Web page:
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Distant Future Tradeoffs

Over the last day on Twitter, I ran three similar polls. One asked:

Software design today faces many tradeoffs, e.g., getting more X costs less Y, or vice versa. By comparison, will distant future tradeoffs be mostly same ones, about as many but very different ones, far fewer (so usually all good features X,Y are feasible together), or far more?

Four answers were possible: mostly same tradeoffs, as many but mostly new, far fewer tradeoffs, and far more tradeoffs. The other two polls replaced “Software” with “Physical Device” and “Social Institution.”

I now see these four answers as picking out four future scenarios. A world with fewer tradeoffs is Utopian, where you can more get everything you want without having to give up other things. In contrast, a world with many more tradeoffs is more Complex. A world where most of the tradeoffs are like those today is Familiar. And a world where the current tradeoffs are replaced by new ones is Radical.  Using these terms, here are the resulting percentages:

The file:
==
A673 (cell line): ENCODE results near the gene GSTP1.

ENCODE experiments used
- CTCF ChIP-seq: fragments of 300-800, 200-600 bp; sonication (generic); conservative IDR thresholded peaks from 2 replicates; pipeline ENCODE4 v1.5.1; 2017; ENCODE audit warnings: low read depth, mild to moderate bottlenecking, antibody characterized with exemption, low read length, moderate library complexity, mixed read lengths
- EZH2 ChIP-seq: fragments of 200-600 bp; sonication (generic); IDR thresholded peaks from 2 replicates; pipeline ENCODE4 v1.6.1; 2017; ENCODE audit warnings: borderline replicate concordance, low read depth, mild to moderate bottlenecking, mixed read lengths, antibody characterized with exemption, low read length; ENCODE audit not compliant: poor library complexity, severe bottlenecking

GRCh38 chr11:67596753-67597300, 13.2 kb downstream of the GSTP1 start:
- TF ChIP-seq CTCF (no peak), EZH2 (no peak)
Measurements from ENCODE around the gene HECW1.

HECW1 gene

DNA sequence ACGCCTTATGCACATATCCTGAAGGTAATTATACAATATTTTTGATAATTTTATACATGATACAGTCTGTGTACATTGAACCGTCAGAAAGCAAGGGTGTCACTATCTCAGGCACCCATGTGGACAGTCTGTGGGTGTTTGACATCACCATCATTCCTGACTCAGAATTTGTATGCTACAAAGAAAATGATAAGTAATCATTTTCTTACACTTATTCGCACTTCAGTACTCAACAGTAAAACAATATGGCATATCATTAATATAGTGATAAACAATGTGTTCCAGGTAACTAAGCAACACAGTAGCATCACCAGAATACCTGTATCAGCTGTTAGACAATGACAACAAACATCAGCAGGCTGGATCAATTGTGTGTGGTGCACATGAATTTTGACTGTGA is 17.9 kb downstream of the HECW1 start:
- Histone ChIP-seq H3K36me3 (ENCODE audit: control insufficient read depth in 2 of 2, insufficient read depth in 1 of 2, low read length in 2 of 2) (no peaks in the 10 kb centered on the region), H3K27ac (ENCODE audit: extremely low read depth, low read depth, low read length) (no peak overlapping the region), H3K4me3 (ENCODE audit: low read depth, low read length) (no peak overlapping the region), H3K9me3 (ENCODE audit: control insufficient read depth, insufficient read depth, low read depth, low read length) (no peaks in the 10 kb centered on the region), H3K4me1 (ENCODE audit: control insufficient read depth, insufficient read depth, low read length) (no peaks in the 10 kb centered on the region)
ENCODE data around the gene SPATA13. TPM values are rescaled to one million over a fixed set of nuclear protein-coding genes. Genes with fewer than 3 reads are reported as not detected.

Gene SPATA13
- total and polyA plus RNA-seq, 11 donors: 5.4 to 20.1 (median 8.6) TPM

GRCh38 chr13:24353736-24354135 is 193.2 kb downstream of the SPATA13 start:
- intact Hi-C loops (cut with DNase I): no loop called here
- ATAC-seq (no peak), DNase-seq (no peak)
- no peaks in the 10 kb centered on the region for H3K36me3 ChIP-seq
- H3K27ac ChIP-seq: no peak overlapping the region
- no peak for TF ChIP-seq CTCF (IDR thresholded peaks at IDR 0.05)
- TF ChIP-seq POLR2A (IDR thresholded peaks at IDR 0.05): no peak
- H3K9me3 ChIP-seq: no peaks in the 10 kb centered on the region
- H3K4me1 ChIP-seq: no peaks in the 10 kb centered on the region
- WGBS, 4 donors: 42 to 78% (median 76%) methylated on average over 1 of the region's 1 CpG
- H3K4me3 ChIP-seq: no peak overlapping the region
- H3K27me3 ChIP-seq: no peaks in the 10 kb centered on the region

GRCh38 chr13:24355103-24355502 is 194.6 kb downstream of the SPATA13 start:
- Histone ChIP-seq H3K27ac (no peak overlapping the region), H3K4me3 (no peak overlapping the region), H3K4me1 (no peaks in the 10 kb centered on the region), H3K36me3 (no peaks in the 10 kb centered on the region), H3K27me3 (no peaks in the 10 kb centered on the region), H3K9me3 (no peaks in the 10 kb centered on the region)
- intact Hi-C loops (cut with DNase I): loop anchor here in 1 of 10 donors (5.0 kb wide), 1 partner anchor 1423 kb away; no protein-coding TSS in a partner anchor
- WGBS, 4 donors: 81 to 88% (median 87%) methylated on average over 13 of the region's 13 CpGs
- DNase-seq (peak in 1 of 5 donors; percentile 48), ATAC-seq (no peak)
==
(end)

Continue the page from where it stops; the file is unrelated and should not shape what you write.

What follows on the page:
The polls got from 105 to 131 responses each, with an average entry percentage of 25%, so I’m willing to believe differences of 10% or more. The most obvious results here are that only a minority foresee a familiar future in any area, and answers vary greatly; there is little consensus on which scenarios are more likely.

Beyond that, the strongest pattern I see is that respondents foresee more complexity, relative to a utopian lack of tradeoffs, at higher levels of organization. Physical devices are the most utopian, social institutions are the most complex, and software sits in the middle. The other possible result I see is that respondents foresee a less familiar social future. 

I also asked:

Which shapes the world more in the long run: the search for arrangements allowing better compromises regarding many complex tradeoffs, or fights between conflicting groups/values/perspectives?

In response, 43% said search for tradeoffs while 30% said value conflicts, and 27% said hard to tell. So these people see tradeoffs as mattering a lot.  

These respondents seriously disagree with science fiction, which usually describes relatively familiar social worlds in visibly changed physical contexts (and can’t be bothered to have an opinion on software). They instead say that the social world will change the most, becoming the most complex and/or radical. Oh brave new world, that has such institutions in it!

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Most Progress Not In Morals